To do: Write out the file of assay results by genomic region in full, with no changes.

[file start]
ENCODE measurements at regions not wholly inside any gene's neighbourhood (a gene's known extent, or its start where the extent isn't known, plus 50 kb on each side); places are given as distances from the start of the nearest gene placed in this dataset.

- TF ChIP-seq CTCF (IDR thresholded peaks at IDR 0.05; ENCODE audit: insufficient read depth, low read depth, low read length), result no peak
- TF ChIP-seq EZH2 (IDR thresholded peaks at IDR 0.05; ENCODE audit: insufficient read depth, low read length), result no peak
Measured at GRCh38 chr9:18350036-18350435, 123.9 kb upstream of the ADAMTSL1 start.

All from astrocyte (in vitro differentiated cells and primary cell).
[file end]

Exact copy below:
ENCODE measurements at regions not wholly inside any gene's neighbourhood (a gene's known extent, or its start where the extent isn't known, plus 50 kb on each side); places are given as distances from the start of the nearest gene placed in this dataset.

- TF ChIP-seq CTCF (IDR thresholded peaks at IDR 0.05; ENCODE audit: insufficient read depth, low read depth, low read length), result no peak
- TF ChIP-seq EZH2 (IDR thresholded peaks at IDR 0.05; ENCODE audit: insufficient read depth, low read length), result no peak
Measured at GRCh38 chr9:18350036-18350435, 123.9 kb upstream of the ADAMTSL1 start.

All from astrocyte (in vitro differentiated cells and primary cell).